Marie Laurencin (1883-1956)
Marie Laurencin (1883-1956)

Ballerines au repos

Marie Laurencin (1883-1956)
Ballerines au repos
signed 'Marie Laurencin' (upper right)
oil on canvas
36¼ x 28¾ in. (92.2 x 73.1 cm.)
Painted circa 1941
Galerie Motte, Geneva.
Brazilian Ambassador to Switzerland, by 1941.
Ruth O'Hara, New York.
Maria Luiza Cavaleiro Jonas, Brazil, by 1968.
Umeda Art Boeki, Osaka.
Private collection, Japan.
Anonymous sale, Christie's, New York, 13 May 1998, lot 245.
D. Marchesseau, Marie Laurencin, Catalogue raisonné de l'oeuvre peint, Japan, 1986, no. 793 (illustrated p. 323).

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Cornelia Svedman
Cornelia Svedman

Lot Essay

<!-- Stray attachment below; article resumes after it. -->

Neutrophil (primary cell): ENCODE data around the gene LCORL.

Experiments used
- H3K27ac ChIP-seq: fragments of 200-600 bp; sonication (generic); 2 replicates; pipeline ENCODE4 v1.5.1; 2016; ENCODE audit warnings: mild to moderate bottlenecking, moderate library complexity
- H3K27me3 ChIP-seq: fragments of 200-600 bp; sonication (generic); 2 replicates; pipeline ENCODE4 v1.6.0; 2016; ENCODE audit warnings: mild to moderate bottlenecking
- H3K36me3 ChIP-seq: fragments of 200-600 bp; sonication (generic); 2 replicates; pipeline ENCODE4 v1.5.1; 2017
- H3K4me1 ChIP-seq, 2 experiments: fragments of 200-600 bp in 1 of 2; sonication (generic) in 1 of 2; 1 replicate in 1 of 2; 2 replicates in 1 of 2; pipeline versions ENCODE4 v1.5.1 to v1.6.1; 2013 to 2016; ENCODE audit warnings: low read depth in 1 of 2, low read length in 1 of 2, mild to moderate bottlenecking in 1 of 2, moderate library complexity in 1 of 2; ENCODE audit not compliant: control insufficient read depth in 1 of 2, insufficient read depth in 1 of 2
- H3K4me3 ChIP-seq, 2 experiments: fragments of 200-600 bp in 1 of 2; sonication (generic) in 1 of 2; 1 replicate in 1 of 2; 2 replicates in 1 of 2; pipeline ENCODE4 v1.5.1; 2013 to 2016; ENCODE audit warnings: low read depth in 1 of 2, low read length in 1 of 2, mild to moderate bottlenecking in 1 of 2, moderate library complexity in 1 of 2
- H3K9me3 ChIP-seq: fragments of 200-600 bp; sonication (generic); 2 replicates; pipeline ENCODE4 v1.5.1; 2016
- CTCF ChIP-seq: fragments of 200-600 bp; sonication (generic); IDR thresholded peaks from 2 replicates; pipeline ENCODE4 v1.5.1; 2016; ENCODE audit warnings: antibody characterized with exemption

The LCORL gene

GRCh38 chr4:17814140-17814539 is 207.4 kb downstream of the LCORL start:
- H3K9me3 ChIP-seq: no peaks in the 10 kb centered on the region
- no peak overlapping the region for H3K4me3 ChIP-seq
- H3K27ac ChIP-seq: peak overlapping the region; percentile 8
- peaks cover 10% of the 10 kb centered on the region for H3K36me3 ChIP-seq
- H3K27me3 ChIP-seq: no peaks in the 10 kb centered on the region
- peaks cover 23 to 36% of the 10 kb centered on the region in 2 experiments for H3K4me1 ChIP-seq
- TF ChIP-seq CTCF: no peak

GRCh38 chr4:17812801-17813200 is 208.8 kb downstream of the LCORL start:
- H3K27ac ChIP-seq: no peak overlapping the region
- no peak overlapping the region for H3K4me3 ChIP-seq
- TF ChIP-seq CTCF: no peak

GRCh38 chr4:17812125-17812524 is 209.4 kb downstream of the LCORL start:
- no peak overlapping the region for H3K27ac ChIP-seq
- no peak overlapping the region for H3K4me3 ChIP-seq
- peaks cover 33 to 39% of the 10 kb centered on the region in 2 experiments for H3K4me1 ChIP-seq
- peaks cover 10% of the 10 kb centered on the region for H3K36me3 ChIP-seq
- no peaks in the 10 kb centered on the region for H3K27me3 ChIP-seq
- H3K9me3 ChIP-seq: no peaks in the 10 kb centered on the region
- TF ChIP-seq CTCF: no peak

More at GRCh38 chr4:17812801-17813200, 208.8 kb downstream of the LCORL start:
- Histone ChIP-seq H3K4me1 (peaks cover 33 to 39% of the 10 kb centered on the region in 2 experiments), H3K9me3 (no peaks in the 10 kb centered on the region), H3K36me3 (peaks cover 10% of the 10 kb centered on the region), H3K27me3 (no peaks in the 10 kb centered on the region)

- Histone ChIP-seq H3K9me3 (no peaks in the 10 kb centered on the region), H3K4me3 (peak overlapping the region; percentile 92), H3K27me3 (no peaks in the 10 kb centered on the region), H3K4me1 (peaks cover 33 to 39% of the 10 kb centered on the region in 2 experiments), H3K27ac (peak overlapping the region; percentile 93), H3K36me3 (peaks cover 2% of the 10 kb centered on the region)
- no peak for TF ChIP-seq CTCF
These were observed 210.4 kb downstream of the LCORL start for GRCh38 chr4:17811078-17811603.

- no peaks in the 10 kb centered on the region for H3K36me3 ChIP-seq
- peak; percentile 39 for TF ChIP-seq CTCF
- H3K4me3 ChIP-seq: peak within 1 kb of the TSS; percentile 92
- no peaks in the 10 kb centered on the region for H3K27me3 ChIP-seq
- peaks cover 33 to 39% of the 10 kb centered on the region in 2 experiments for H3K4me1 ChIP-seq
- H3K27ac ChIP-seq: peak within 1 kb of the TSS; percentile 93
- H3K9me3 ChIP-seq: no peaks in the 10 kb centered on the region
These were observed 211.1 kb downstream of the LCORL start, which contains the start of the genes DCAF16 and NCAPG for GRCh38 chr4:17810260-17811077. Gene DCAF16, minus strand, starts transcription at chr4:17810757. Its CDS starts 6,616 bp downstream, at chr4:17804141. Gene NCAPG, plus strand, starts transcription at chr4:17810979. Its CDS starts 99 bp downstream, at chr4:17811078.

Marie Laurencin was a key member of the avant-garde that included Pablo Picasso, Juan Gris, Georges Braque, Max Jacob and Guillaume Apollinaire, celebrated for her extraordinarily distinctive interpretations of feminine form. A merry-go-round of portraits of society figures, musicians, actors and dancers, executed in the powdery palette of pastels, these paintings assimilate certain Cubist lessons, with characteristic flat planes of colour and shallow space, but also show the influence of her training as a stage designer.

The present work depicts one of Laurencin's most favoured subject, ballet dancers. The artist had received her first commission for ballet costumes and set design from Serge Diaghilev in 1923, for the ballet Les Biches. The success of this production resulted in further commissions through the rest of her career, including those for Alfred de Musset's A Quoi rêvent les jeunes filles in 1928 and for the ballet Le déjeuner sur l'herbe in 1945.

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